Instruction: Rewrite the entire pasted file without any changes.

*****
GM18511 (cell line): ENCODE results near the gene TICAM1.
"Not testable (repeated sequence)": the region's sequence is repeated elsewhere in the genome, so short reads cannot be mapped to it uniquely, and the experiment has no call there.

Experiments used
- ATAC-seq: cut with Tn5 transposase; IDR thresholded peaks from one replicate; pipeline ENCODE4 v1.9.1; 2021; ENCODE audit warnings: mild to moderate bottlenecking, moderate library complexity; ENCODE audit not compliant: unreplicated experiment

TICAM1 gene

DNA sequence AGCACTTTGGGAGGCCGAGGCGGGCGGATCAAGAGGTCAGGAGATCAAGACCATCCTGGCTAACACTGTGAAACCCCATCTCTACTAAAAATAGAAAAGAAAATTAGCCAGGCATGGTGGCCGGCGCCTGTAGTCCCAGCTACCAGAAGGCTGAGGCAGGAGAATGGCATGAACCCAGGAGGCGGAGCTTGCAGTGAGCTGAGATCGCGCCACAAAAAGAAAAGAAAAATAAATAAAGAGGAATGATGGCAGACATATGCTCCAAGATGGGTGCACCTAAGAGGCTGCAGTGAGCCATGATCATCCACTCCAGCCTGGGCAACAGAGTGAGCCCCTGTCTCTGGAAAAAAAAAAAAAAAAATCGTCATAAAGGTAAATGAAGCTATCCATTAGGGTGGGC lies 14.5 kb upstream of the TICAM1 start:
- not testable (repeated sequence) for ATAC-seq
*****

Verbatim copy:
GM18511 (cell line): ENCODE results near the gene TICAM1.
"Not testable (repeated sequence)": the region's sequence is repeated elsewhere in the genome, so short reads cannot be mapped to it uniquely, and the experiment has no call there.

Experiments used
- ATAC-seq: cut with Tn5 transposase; IDR thresholded peaks from one replicate; pipeline ENCODE4 v1.9.1; 2021; ENCODE audit warnings: mild to moderate bottlenecking, moderate library complexity; ENCODE audit not compliant: unreplicated experiment

TICAM1 gene

DNA sequence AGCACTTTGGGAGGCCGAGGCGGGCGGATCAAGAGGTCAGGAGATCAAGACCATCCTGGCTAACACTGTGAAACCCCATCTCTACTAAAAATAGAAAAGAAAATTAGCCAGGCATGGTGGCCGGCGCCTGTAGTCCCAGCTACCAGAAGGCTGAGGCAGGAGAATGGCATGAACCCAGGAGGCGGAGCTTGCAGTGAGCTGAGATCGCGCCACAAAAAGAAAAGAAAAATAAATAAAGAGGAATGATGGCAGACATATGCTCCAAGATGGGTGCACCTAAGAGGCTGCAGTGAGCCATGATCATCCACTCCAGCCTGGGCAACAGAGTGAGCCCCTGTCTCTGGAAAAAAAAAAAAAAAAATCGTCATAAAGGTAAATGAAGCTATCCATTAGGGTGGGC lies 14.5 kb upstream of the TICAM1 start:
- not testable (repeated sequence) for ATAC-seq